Pangolin Caught in Snare

While working in Niassa reserve on the translocation of 100 animals last week, our mobile vet unit was contacted. This was to assist with a young female Pangolin that was caught in a wire snare. The animal was brought to the Niassa HQ. This was where the wildlife conservation society and ANAC staff kept it until we arrived.


The Examination

The examination was very hard. This was because the strong Pangolin was curled, and would not let us see its limbs. For this reason, a light sedative was injected. After 5 minutes, the endangered Pangolin relaxed and we were able to asses the terrible damage, caused by the snare.

The left arm of the poor animal had been amputated by the wire and a severe infection was developing, the picture below illustrates this better than words do. Pangolins use their front limbs to dig and find food. A wild Pangolin with only one arm has zero chances for recovery. Therefore, a clinical decision was made to proceed with euthanasia. Working with wild animals in remote locations is not always easy. Often the animals we treat can not be saved. In this case euthanasia was the most ethical option left.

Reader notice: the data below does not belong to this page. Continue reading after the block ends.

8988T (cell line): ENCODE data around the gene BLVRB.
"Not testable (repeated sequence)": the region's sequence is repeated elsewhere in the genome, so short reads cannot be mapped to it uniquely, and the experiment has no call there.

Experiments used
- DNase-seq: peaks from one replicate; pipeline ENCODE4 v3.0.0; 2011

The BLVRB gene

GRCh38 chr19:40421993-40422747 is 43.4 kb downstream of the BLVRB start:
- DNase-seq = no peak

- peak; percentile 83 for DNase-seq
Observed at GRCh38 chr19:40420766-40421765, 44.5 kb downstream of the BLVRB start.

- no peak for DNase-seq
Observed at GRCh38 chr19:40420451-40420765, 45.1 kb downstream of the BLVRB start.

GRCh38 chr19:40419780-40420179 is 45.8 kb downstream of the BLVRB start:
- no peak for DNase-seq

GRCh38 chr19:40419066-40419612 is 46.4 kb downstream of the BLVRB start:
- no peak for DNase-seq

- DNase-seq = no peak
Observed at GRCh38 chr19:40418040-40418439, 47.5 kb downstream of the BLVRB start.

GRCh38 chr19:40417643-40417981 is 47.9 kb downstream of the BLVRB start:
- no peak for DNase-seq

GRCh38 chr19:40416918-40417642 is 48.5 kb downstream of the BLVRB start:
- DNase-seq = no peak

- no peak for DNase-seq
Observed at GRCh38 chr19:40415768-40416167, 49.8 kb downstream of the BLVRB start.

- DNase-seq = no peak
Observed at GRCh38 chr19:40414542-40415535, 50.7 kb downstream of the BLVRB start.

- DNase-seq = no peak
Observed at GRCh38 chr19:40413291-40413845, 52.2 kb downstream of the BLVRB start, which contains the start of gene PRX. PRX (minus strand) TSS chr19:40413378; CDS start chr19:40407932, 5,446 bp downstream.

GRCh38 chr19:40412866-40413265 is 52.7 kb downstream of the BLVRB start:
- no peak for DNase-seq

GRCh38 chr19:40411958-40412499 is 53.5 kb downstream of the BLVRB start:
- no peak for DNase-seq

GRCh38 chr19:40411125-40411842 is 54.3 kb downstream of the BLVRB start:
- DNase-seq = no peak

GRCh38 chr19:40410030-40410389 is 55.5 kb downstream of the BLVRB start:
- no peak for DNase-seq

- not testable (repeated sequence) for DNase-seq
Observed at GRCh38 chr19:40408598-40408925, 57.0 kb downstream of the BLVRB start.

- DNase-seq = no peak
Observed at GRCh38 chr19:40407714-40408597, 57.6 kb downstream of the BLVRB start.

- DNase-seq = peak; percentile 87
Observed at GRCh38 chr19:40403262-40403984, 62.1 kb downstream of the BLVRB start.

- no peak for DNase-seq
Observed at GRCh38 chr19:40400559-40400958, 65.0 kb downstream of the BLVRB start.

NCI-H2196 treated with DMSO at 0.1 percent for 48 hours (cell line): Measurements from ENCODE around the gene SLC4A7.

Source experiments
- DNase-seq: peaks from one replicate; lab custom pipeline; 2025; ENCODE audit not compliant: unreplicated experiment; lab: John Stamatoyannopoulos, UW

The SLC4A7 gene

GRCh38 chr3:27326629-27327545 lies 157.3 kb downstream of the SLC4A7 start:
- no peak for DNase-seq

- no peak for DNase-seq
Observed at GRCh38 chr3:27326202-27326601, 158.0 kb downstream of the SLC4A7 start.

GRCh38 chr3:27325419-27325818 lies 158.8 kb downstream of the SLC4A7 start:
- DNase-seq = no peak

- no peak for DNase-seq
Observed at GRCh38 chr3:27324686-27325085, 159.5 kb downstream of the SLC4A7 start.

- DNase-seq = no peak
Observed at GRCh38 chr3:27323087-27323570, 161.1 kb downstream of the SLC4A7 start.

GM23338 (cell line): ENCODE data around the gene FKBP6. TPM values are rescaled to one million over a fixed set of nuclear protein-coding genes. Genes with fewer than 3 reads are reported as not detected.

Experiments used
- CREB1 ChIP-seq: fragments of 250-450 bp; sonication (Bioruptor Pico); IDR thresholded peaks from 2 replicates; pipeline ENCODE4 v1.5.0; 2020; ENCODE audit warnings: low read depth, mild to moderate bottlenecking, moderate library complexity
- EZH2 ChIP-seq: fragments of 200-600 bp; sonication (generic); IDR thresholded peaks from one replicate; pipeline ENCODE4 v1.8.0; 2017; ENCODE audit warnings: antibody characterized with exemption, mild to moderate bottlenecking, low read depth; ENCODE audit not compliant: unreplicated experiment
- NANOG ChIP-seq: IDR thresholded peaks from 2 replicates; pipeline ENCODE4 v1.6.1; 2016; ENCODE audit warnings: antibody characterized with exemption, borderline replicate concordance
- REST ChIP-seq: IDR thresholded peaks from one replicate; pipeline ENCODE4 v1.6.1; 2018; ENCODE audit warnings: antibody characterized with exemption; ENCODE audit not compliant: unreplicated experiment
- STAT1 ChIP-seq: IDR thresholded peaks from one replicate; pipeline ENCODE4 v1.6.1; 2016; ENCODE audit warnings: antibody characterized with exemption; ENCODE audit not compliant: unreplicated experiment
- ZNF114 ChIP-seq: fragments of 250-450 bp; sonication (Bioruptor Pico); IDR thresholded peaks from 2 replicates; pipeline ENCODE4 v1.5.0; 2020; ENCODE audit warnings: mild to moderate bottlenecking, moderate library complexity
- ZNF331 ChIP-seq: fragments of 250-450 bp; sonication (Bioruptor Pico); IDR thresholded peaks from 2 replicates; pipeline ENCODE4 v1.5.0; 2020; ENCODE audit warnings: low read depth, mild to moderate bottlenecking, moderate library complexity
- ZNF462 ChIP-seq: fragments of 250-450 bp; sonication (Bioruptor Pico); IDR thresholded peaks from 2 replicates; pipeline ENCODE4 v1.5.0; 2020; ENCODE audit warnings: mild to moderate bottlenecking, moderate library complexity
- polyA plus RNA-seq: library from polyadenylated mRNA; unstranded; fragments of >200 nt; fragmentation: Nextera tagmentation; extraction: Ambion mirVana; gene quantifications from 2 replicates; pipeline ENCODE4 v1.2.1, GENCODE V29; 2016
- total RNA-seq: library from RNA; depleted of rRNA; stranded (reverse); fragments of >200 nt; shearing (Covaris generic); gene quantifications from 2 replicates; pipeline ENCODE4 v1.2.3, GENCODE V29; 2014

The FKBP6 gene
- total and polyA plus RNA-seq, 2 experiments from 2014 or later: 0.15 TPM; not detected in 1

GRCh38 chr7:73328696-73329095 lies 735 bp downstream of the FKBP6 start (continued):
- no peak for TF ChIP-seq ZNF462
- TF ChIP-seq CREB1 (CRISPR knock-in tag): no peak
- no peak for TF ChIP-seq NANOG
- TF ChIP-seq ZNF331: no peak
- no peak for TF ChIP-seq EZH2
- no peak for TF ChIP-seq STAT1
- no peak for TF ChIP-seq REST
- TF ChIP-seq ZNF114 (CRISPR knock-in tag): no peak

Pangolins are the most trafficked mammal in the world. With more than a million snatched from the wild in the past decade. The four Asian species have been hunted nearly to extinction. Meanwhile, the four African species are being poached in record numbers.

The illegal trade largely goes to China and other East Asian nations. This is where pangolin meat is an expensive delicacy served to flaunt wealth and influence. Pangolin is also a preferred ingredient in traditional medicine in Asia and Africa. Traditional healers in Sierra Leone use pangolin to treat 59 medical conditions, though there is no evidence of efficacy.